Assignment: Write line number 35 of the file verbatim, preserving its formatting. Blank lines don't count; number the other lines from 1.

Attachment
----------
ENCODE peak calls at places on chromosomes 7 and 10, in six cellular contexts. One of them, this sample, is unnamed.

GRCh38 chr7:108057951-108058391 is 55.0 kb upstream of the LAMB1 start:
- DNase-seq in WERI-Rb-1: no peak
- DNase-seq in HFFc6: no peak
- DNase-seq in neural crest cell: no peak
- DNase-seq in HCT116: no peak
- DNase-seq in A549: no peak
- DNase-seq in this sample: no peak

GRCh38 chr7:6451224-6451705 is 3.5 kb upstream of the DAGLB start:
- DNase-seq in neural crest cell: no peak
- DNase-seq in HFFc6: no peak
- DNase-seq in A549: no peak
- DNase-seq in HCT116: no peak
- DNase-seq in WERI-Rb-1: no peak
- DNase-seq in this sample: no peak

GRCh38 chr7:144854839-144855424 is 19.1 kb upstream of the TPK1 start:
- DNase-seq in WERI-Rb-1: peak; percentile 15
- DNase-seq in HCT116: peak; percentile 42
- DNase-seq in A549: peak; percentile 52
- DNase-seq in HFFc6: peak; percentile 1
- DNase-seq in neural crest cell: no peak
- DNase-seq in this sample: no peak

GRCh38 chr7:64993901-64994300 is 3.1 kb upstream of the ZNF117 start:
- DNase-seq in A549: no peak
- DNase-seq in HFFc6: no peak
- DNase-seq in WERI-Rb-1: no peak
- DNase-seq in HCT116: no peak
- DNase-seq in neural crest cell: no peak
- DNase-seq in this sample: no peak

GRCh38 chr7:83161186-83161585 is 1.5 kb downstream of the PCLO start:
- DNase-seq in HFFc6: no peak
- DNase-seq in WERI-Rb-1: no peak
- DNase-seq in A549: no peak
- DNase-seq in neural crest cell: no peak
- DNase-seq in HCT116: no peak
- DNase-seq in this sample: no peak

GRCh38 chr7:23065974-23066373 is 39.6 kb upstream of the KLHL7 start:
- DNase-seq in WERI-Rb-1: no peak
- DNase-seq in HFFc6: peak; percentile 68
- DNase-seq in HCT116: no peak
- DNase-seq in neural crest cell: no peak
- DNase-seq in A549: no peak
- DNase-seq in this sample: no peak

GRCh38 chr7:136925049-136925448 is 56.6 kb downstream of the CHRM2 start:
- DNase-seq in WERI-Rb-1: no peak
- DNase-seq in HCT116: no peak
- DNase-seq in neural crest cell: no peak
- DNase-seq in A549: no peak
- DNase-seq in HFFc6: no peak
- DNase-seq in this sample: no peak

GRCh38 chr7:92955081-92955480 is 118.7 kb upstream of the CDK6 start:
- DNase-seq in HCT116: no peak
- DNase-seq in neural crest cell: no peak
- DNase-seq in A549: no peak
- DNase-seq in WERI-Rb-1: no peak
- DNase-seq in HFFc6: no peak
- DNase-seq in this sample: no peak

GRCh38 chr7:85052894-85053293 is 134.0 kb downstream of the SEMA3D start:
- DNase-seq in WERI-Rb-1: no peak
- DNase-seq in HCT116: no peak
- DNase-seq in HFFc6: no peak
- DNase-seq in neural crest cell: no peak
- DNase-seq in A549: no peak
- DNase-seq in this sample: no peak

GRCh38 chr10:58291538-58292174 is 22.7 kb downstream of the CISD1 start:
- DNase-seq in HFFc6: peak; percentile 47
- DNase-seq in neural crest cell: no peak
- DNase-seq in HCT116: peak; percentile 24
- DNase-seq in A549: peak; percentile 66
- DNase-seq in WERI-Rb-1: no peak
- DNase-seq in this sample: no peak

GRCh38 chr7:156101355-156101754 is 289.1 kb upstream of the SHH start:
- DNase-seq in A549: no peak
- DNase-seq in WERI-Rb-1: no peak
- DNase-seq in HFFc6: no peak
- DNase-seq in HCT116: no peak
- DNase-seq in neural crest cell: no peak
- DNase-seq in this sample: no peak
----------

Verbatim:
- DNase-seq in HCT116: no peak